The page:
How We learn.

By askdoc / May 14, 2008
Share if you like this post
  •  
  •  
  •  
  •  
  •  
  •  
  •  
  •  
  •  
  •  
  •  

 

Note: This article was originally written and posted by me on prep4usmle.com. It talks about how to increase our ability to acquire knowledge. Part 1 is on How we learn and Part 2 is on how to increase our reading speed which is posted here. You can access the original post in prep4usmle here.

We’ve discussed the concept of Mastery Know and Familiar in our Knowledge level and how this will impact our performance in the exam. Continuing our KA discussion, we will discuss 2 topics that is important in increasing our ability to acquire knowledge.

First we will discuss the difference between the way children and young adults learn versus the way adults (those in their late 20’s and beyond) learn. Most people acquire their learning methods while in elem. and high school and continue using the same methods even when they are no longer applicable without some modification.

Second, we will discuss speed reading. Increasing reading speeds 10 to 20 times faster may take years and is impractical for our purposes. However, increasing reading speed by 25, 50 maybe even 100% is achievable within a few weeks and just may be what most of us need to be able to acquire knowledge faster and go through questions faster and fare better in this examination.

When I was in Med School we had a subject called Pedagogy or the science of teaching or learning. It was one of the little 3, Pedagogy, research methods and management which most of my classmates look with disdain and did not take seriously because it is not “Medicine”. You see our school wanted us not just to be doctors but also educators, researchers and administrators. In my case, I was fascinated enough with the topics to go beyond what was taught and do my own research, even after graduation. I came upon a discipline called Andragogy, which is a subdiscipline under pedagogy. Pedagogy, root word “Pedia” concerns itself more with how children and younger people learn, while Andragogy root word “Andro” (for Androgens) meaning Man or Adult, concerns itself with how older people acquire knowledge.

To understand why children and adults learn differently, we have to go back to basic developmental neurophysiology. I have not found any book which effectively discusses this topic, however, what I know of it, I’ve gathered by reading various Journals mostly in Science and Scientific American. Some concepts may even be found in Guyton. I’ll present this in shortened form as a whole treatise may be a book by itself.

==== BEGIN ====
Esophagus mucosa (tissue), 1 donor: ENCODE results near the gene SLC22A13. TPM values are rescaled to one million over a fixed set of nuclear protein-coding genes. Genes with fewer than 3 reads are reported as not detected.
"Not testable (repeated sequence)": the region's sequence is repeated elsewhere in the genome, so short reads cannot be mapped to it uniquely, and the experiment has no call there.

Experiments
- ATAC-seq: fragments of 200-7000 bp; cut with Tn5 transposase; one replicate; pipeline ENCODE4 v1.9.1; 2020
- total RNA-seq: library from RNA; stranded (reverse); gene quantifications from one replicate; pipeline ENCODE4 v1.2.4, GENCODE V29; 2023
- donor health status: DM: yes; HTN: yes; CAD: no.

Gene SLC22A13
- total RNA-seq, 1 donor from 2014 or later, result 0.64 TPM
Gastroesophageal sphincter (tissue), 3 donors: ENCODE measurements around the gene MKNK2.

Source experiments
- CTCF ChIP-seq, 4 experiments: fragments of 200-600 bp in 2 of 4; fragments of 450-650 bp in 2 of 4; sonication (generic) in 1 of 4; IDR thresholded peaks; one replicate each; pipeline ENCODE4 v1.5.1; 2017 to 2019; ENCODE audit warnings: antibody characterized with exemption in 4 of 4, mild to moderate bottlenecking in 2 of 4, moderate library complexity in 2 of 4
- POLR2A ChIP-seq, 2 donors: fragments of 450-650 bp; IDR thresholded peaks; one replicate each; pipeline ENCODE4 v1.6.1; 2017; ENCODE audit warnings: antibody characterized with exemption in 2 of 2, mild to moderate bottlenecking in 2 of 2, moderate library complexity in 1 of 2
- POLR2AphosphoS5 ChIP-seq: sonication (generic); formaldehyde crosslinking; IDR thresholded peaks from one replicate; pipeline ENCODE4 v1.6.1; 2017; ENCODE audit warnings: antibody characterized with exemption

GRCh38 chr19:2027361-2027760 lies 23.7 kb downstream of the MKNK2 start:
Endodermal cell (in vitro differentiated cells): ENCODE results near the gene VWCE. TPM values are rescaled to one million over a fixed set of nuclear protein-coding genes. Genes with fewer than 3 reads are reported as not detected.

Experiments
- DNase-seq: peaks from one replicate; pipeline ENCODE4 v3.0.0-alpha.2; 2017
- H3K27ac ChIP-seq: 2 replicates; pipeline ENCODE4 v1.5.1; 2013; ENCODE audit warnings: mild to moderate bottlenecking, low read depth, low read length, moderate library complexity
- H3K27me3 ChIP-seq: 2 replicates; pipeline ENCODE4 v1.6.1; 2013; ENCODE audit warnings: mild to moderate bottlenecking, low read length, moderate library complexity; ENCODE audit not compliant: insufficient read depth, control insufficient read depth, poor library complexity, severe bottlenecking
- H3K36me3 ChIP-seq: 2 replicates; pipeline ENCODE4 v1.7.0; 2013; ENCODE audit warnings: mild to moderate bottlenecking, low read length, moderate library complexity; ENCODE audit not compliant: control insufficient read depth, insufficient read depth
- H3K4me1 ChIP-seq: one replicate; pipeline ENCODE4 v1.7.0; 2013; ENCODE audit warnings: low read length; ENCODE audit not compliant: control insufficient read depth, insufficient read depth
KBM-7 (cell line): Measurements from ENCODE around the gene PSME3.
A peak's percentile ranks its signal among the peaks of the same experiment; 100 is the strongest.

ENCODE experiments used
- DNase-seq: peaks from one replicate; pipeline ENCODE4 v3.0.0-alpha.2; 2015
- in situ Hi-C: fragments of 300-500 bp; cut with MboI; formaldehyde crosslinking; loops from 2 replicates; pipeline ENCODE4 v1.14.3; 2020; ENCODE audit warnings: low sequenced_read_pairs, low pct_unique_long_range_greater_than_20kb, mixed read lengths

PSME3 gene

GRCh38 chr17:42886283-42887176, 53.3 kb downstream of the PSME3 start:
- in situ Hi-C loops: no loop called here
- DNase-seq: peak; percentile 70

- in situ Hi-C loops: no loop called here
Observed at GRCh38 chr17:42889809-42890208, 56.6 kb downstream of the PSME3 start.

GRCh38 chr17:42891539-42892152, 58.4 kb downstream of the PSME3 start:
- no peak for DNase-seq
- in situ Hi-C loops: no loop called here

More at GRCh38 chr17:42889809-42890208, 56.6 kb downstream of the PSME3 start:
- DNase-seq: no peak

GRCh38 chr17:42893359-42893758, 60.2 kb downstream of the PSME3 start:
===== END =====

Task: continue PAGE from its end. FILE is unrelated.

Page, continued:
How do we learn and how does it get stored in our brains? One theory is that when we learn something new, a neural connection is formed between an axon and dendrite which represents that information. When the learning is repeated, the connection is strengthened and we tend to remember that information longer. Therefore, repeated reinforcement will lead to more permanent learning and that explains why we were taught our ABC’s by repeated reading. However, some believed that continued repetition increases the number of neural connection we create and that is the basis for stronger retention of the information. My own thinking is that it is a little bit of both.

From birth to about 10 years of age, our nervous system is an empty page with tremendous potential for learning. There is very little neural connections between axons and dendrites. As the child grows, neural connections are formed and with repetitive learning, neural connections are strengthened and duplicated. However, after the age of 10 or thereabouts, the neural growth pattern changes. Strong neural connections are strengthened further while weak connections are eliminated ruthlessly. This explains why children have the infinite capacity to learn but lacks mastery and tends to be clumsier, while adults lost this capacity to learn, but what they know, they can master to the fullest. This applies to all types of learning including mental, physical etc.

By the time we hit our 20’s the process of specialization is almost over. Most of us can still learn by just mere repetition, but usually slower and with more effort than those who are younger. This also explains the rather curious finding that Japanese children who never learned to speak another language until after 10 always have extreme difficulty with their l pronouncing them as r. This is because there is no l in Japanese.